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The Mountaineer Online

Parents: Take steps to protect your child’s hearing

Michelle Lobaito, LPN

Army Public Health Nursing, MEDDAC

Kids enjoy music, phone calls and video games through advances in technology more than ever, but at what price? With increasing popularity of these technologies, millions of children are at potential risk of Noise Induced Hearing Loss.
NIHL is caused by exposure to loud sounds over a period of time. However, it can occur from one exposure to an extremely loud noise. NIHL is irreversible, and it can happen at any age. Symptoms may be temporary, but the damage is permanent.
Even minimal hearing loss can affect social interaction, communication skills, behavior, emotional development and academic performance.
A poll commissioned by the American Speech-Language-Hea-ring Association found more than half of high school students surveyed report at least one symptom of hearing loss. The risk of hearing damage starts at 85 Decibels (dB). To put this number in perspective, everyday activities such as a normal conversation is 60dB; a lawn mower is 90dB; mp3 players at full volume are 100 dB; concerts, cars, monster trucks and sporting events are 110 dB.
In many workplaces, employers require the use of hearing protection where noise levels exceed 85dB. However, children ages eight to 18 devote an average of more than seven hours a day to using entertainment media (more than 53 hours a week) without a thought of protecting their hearing. Teach your children to know when loud is too loud.

It is too loud if:

  • You must raise your voice to be heard.
  • You have difficulty understanding someone who is an arm’s length away.
  • You have pain, ringing, or buzzing in your ears after exposure to loud sounds.
  • Speech sounds muffled or dull after noise exposure.

Whether it is an mp3 player, gaming device, cell phone, laptop or any other device that your child uses with headphones, don’t overlook a potential health threat. Recent studies have shown that prolonged exposure to high-volume music through headphones, particularly the earbud-style hea-dphones that you push directly into the ear, can seriously impair hearing.
Children’s toys are often extremely noisy. Some types of battery-operated toy guns, dolls or trucks can create noise levels from 110-135dB, corresponding to the noise generated by a rock concert or an airliner at take-off. Less, but consistent noise from musical toys (85-95dB) also can be damaging. Other everyday exposures, such as cinemas or being in a car with the radio turned up loudly, all put hearing at risk.

Warning signs
Noise Induced Hearing Loss may be present if a person:

  • Frequently misunderstands what is said and wants things repeated.
  • Needs to turn up the volume on the television or radio.
    wHas difficulty listening or paying attention when there is noise in the background.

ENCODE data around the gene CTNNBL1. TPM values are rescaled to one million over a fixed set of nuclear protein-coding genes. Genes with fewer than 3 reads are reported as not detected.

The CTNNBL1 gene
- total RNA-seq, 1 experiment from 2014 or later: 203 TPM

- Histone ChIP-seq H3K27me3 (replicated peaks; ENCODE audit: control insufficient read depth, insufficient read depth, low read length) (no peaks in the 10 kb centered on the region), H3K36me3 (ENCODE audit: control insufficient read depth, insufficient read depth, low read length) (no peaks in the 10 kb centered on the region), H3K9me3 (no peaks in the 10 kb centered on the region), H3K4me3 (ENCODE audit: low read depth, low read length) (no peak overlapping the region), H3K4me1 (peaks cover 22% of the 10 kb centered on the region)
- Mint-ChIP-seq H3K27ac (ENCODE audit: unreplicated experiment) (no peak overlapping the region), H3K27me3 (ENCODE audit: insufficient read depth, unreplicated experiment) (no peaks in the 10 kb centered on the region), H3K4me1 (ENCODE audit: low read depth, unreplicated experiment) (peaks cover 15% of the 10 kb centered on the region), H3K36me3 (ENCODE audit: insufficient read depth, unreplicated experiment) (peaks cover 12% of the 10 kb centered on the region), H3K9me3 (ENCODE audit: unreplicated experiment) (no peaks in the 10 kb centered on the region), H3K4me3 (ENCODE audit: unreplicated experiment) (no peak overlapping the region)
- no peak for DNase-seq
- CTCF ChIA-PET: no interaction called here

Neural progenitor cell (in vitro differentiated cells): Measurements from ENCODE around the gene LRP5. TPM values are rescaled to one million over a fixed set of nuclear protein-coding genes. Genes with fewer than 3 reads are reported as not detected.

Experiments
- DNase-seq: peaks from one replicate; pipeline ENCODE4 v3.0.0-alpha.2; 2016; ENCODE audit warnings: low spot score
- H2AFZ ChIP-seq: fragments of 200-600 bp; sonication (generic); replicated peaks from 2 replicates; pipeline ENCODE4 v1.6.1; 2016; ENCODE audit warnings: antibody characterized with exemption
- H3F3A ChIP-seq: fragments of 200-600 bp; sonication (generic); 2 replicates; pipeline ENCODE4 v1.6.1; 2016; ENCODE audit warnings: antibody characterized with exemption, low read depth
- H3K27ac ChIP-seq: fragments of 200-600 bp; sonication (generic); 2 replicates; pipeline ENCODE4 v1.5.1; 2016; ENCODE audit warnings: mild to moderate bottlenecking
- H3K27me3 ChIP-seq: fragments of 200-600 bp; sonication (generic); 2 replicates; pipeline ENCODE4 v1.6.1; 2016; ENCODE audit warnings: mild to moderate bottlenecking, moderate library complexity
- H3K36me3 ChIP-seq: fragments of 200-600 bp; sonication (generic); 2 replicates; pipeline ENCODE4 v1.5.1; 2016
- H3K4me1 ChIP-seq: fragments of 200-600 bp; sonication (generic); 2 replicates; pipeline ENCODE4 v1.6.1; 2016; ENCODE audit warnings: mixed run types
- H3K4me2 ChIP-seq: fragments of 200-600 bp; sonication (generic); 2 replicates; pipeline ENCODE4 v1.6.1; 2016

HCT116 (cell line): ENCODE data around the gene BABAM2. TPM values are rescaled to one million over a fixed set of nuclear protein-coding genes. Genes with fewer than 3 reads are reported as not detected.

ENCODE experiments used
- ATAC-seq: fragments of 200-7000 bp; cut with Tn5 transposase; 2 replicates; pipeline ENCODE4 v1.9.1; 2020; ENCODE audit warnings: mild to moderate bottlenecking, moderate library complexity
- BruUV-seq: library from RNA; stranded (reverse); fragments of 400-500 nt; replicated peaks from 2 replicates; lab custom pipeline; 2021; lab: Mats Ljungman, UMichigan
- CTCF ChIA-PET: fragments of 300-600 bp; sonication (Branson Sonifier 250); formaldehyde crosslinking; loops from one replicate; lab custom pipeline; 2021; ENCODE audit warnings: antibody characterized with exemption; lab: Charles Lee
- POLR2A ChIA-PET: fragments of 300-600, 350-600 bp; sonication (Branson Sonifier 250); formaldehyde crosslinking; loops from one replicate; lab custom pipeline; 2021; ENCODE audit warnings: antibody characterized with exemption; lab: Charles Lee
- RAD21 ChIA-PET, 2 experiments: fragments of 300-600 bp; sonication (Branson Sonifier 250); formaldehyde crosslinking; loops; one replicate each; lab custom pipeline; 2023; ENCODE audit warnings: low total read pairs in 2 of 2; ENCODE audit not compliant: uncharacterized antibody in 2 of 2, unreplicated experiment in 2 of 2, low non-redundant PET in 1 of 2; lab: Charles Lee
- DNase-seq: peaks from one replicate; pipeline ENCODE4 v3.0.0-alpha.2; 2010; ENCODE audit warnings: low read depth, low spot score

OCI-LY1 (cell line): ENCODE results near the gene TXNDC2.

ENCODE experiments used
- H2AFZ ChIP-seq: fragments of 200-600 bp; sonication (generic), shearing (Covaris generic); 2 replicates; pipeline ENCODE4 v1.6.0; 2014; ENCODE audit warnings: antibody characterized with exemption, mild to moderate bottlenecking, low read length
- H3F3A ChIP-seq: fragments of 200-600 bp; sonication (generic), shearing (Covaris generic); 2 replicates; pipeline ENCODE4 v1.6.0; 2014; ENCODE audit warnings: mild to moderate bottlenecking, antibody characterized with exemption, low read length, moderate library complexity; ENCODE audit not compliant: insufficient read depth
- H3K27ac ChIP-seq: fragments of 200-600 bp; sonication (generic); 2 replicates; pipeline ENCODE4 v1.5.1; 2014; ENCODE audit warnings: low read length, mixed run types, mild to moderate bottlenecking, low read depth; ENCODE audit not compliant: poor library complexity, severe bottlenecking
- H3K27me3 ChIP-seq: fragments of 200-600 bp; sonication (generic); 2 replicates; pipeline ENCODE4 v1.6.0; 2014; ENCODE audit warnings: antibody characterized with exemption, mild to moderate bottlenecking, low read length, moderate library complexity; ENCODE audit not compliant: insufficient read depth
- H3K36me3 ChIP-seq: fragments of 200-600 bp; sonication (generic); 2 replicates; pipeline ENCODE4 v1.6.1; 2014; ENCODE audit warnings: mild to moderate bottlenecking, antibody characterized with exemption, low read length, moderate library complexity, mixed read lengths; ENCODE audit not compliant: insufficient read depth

• Has a speech and/or language problem.
  • Has trouble identifying or localizing sounds.

Protect your child’s hearing the same way you protect your own. Children and teens benefit from routine hearing exams with their annual physical exam. Finding out how well they hear is fast and painless. It is very important to protect your child’s hearing, because your child has to develop, socialize and learn how to communicate while growing up.

How can you protect your children’s hearing?

  • Turn down the radio, TV and especially the headphones. The American Academy of Audiology recommends that mp3 / iPods should be played at no more than 25 percent of the available volume. You should still be able to hear conversations in your surroundings while listening to your music.
  • There are new technologies in headphones that allow parents to monitor listening levels, including headphones with lights that display green when the volume is at a safe level and red when the volume is hazardous. Many brands of headphones designed for children include volume limiting technology; these reduce the output volume so children cannot turn them up to hazardous levels.
  • Children should use hearing protection in noisy surroundings, such as concerts, motor races, cinemas and near lawn mowers, chainsaws, etc.
  • Think about noise when buying toys. If it sounds too loud to you, it is too loud for your child. You also can put masking tape over the speaker of toys to reduce the volume.
  • Keep all foreign objects out of your child’s ears and do not remove wax with fingers or cotton swabs. The ear wax is used to lubricate and clean the ear. Wax and dirt will eventually fall out of the ear by themselves. Cotton swabs make matters worse by pushing the wax down the ear canal.

If you have a child who may have a hearing, speech or language problem, have your child evaluated by his or her primary care doctor.
For more information on protecting your children’s hearing, visit The American Speech-Language-Hearing Association at and the American Academy of Audiology.


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